Here are a few tools that help us plan for generosity and obedience:
- YNAB – YouNeedaBudget.com. Great budgeting a tracking tool for income and expenses. Small annual fee. Everydollar.com, by Dave Ramsey, looks good as well. We were already sold on YNAB before that came out.
- Dave Ramsey Resources. Dave Ramsey’s books, web resources, and daily podcasts, helps me keep my mind renewed in regards to money and its pitfalls. Find at daveramsey.com.
- A few helpful blogs that I follow
- PTMoney.com – Phil Taylor is a Louisiana man. Now famous financial blogger and conference host.
- Mary Hunt’s blog, everydaycheapskate.com. Mary Hunt’s book on Debt Free Living was helpful to us in the early years of our marriage. Her blog is full of tips and tricks to save money on every day stuff of life.
What decisions, challenges, resources have you found helpful in regard to money and finances?
Believing in God’s power to provide means trusting God enough to obey His precepts about Giving and Resting.
- Giving sacrificially, regularly, and cheerfully. Giving a % of your income to God.
- Setting aside one day in seven for rest and worship. Sabbath.
If I trust God, then I believe that I can do more with 6 days of work and God’s power than I can with 7 days of work in my power. I can do more with 90% of my income and God promises than I can with 100% of my income in my own power.
- Do I trust God enough to take a day off from work to recharge and reconnect with him? Or do I believe that it is my effort alone that makes my ends meet?
- Do I trust God enough to believe his promises toward the generous? or do I believe that what I have is mine and I deserve all of it?
I’ve spent most of my ministry in Church Planting, which has required a bivocational approach. I’ve had side hustles as a fireman and a commercial janitor, and the part-time and now full-time rolls as denominational strategist. For the Bivocational Preacher, time is always a challenge. Here are a few tips I’ve learned from 20 years of Bivocational Preaching:
1. Read through the Bible systematically and make outlines
Your devotional time should be separate from your sermon preparation. However, your devotional time should FEED your sermon preparation. As you follow Jesus, by spending time in His word and prayer, journal your thoughts, outline the texts that jump out at you, and develop a system where you’ll remember where that outline and those thoughts were for when you come to that passage in your preaching.
I love the story of the old preacher that was asked by the young preacher, “How long did it take you to prepare that sermon?” The old preacher said, “About 35 years.”
The older I get, the more my preaching benefits from a systematic reading through the Bible every year.
2. Get a handle on a few solid and simple tools
Sermon prep tools are plentiful. Bible software, commentaries, websites, etc. Most preachers love study, so we can get bogged down with so many tools. As a bivocational pastor I’ve had to cut through my love for the bells and whistles and pull together fewer and simpler tools for each sermon and series. Usually two commentaries, a free online interlinear tool, a Bible Handbook and Dictionary, and my devotional feeds do the trick for me.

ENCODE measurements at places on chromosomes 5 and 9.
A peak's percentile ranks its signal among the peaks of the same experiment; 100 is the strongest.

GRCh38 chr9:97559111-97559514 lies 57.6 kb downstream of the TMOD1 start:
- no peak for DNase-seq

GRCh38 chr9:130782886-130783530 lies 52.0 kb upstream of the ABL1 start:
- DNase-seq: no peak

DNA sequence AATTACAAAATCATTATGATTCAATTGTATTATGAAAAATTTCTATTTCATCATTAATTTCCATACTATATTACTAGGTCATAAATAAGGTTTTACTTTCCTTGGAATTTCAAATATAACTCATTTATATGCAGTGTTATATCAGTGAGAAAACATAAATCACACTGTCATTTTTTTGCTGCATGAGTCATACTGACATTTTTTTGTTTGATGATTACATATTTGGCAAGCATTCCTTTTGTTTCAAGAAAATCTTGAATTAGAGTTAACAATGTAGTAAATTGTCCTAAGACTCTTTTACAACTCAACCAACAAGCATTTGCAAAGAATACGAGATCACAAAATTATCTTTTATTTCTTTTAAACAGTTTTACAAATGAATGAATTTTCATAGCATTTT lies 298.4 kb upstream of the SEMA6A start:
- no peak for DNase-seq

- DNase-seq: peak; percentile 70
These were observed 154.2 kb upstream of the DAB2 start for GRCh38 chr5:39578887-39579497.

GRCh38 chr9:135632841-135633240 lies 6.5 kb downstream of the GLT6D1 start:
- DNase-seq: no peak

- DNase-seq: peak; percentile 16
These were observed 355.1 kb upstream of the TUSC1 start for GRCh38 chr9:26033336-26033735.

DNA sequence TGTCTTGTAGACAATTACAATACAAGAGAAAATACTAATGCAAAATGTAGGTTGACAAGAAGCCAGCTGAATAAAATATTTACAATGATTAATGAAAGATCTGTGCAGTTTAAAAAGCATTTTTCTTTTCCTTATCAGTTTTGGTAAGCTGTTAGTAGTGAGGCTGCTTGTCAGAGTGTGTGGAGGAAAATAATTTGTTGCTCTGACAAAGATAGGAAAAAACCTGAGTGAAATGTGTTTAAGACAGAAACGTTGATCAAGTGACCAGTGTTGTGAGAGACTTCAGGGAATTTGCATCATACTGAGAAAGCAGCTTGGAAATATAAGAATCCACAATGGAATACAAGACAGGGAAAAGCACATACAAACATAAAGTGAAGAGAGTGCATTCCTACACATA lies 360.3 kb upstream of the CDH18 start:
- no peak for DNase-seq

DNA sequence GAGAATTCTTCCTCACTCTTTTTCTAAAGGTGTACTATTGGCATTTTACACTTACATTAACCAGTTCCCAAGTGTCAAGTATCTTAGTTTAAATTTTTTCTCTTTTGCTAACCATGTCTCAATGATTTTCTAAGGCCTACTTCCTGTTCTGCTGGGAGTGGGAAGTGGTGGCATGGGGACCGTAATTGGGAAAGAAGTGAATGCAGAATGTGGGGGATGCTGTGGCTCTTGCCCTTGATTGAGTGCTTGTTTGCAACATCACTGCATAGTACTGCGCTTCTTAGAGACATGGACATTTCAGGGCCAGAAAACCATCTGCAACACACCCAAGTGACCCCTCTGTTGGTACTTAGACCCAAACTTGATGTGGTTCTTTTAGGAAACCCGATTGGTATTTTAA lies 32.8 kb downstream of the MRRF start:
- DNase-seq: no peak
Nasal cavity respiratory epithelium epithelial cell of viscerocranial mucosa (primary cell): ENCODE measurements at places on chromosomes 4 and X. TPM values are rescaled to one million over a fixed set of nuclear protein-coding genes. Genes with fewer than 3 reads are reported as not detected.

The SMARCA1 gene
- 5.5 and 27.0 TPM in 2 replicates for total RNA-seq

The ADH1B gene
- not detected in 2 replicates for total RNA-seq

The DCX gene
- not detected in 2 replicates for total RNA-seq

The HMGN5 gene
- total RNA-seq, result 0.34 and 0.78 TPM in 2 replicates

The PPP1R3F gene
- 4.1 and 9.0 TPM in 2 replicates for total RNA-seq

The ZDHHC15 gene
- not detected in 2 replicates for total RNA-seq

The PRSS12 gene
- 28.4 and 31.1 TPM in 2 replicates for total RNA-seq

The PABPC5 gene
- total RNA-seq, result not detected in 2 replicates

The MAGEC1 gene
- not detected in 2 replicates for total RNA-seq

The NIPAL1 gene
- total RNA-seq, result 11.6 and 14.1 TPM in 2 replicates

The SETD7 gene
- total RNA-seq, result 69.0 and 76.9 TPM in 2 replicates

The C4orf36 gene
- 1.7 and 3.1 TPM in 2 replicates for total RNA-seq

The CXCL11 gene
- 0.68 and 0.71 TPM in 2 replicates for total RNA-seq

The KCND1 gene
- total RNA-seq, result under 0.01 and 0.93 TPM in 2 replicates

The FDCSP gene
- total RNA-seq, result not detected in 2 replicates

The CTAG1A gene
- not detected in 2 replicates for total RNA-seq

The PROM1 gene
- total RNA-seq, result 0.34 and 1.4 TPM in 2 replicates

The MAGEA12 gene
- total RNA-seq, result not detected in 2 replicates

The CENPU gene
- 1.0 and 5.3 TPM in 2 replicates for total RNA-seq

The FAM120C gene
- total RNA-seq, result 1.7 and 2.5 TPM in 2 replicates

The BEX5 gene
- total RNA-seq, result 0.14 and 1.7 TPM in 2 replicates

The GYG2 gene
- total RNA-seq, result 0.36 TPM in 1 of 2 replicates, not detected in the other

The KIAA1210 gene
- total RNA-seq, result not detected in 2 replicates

This also helps me with one of my goals in preaching. I don’t want anyone to walk away from a sermon I preach and say, “I could never do that.” Simple tools that you can pass along to others for a small costs keeps the preaching ministry of the church reproducible.
3. Have a system for recording quotes, illustrations, and ideas
The morning paper for most of us has moved online. Preachers need a system for collecting data, articles, and quotes that we come across throughout our online lives. D.L. Moody did this with newspapers and books, amassing a collection of quips and illustrations that fathoms the mind. There are numerous online clipping tools and places for storing ideas. I like the Evernote Webclipper. It allows you to create categories and tags for easy location by topic later. I also follow hundreds of blogs and feeds daily in Feedly. Feedly allows you to save articles by categories for easy location by topic later as well. I also subscribe to Preaching Today for $69 per year, which includes an archive of illustrations from the news and history. There are other subscription based services that can be utilized as well.
4. Start preparing early
Monday morning is key to a prepared sermon. If I don’t have at least a rough outline by the end of the day Monday, I’m behind on the sermon the rest of the week. Ideally you can get two – four weeks out. And I recommend preaching series of sermons, where a team can be utilized in planning and the big ideas for the series along with the major tools to be utilized are planned out months in advance.
Smoked meat is the best tasting of all. The key to delicious smoked meat is TIME. Like that, I like to get my sermon outlines done far enough in advance (2-4 weeks) to give them time to fill with flavor and soak in thoroughly. A great Sunday for me is actually, a sermon that soaked for at least two weeks and delivered in the power of the Holy Spirit, and then heading home to pull some delicious beef, pork, or turkey out of the smoker. Yes!
5. Commit 30 minutes to 1 hour everyday